The Lofthouse Colliery was in the North Area of the National Coal Board and was about 2 miles to the north of Wakefield on the western fringe of the workable coalfield. Production began at the colliery in 1877 and by 1973 the colliery produced 18, 500 tons of saleable coal per week and employed 837 men below ground and 207 at the surface. The colliery closed in 1981.
There were four shafts. The A was the downcast and was 18 feet 6 inches in diameter and the B, the upcast was 15 feet in diameter were at Lofthouse and the Silkstone which was a downcast and the Beeston which was upcast of 14 feet in diameter were at Wrenthorpe about one and three quarter miles to the south. The Silkstone shaft had winding equipment but there were no winding facilities at the Beeston shaft. At the top of the B shaft there were three Aerex fans in parallel which extracted 180,000 cubic feet of air per minute at 7 inches water gauge. A Keith Blackman centrifugal fan extracted 60,00 cubic feet per minute at 3.2 inches water gauge at the Beeston shaft at Wrenthorpe.
The coal was won from longwall advancing mechanised faces and the seams that were worked in descending order were, the Flockton Thin which had three working faces, the Eleven Yards with one working face and the Beeston which had two working faces. Development was taking place in the Blocking Bed seam which lay between the Eleven Yards and the Beeston seams. The main intake at the Lofthouse A and B shafts was from the old Haigh Moor workings and was between 160 and 230 gallons per minute depending on the season. At the Wrenthorpe shafts there was a well shaft 63 feet deep, from which 33 to 35 gallons of water per minute were pumped. The make of water in the main shafts at Wrenthorpe was only 15 gallons per minute pumped from the Silkstone pit bottom.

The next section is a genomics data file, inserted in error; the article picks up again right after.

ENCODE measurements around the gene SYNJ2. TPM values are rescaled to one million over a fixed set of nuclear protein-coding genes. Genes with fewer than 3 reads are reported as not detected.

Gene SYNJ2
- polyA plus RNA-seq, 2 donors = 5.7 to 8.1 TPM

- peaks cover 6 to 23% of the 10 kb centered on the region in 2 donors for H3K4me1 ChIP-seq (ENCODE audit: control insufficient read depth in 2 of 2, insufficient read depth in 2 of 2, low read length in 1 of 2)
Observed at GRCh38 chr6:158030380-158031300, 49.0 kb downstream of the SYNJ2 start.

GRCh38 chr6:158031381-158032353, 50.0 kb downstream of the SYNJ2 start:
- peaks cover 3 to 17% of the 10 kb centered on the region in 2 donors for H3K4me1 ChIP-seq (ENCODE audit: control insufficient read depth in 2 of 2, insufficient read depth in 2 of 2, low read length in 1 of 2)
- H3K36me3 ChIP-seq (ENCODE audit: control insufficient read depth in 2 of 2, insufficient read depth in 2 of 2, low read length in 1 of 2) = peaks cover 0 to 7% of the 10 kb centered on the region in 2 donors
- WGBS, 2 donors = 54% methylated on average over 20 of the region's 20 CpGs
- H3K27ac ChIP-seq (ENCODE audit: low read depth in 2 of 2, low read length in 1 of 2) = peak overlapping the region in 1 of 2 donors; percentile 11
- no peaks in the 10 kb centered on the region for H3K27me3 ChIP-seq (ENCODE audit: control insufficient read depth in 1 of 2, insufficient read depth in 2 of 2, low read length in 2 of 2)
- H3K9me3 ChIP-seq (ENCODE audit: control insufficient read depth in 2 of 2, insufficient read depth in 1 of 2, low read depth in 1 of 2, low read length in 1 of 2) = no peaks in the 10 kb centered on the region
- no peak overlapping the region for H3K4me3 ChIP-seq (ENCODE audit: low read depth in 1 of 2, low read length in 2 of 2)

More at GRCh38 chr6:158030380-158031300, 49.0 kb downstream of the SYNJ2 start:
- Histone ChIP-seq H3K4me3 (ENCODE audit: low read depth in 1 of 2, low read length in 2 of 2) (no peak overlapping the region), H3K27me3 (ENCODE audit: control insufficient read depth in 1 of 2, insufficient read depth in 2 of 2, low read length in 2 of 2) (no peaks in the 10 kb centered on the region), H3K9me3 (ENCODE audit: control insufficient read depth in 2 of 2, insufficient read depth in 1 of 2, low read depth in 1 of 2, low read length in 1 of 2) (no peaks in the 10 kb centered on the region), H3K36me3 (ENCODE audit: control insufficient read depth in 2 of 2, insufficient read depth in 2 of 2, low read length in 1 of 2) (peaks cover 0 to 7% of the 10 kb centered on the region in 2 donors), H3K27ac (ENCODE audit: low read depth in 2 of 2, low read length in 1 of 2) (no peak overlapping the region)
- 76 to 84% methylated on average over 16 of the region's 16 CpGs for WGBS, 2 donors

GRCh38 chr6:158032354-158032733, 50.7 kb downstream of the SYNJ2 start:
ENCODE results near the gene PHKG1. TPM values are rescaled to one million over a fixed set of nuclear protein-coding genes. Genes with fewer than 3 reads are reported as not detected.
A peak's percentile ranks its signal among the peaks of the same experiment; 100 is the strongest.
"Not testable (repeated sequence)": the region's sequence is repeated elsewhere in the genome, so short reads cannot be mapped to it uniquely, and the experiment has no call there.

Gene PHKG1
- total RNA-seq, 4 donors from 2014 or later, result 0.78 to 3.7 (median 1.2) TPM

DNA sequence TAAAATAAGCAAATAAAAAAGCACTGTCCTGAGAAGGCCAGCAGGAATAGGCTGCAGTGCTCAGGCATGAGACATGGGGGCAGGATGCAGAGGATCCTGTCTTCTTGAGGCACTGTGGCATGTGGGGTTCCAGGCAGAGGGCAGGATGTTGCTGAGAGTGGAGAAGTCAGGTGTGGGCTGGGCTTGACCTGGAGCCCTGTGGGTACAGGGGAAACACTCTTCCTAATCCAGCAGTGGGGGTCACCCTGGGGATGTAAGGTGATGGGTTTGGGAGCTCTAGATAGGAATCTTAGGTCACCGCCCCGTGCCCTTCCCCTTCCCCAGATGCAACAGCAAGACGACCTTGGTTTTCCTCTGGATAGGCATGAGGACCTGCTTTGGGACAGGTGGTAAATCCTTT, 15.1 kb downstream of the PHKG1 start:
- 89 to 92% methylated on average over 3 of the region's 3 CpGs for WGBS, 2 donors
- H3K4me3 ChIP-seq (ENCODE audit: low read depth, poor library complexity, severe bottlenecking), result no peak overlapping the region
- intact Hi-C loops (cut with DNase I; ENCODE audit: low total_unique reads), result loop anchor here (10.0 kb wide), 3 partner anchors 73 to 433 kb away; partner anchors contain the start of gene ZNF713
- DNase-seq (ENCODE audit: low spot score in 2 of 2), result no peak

The south 9B district was in the Flockton Thin seam to the west of the South 4 loader gate and the face was 5,600 yards from the Lofthouse pit bottom. The Flockton seam was 34 inches thick which included a dirt band three inches thick. The roof was of a medium grey shaley mudstone and the floor was also of mudstone. The face lay about 220 yards below the surface and two seams were worked above it 120 to 130 years before. They were the Gawthorpe, (Warren House) at a depth of 50 yards and the Top Haigh Moor at 120 yards. The Silkstone seam was about 80 yards below the Flockton Thin and was worked around 1914.
In 1973 a serious accident occurred when the miners tunnelled into old flooded workings releasing millions of gallons of water and killing 7 miners. The full report of this can be found here.Return to previous page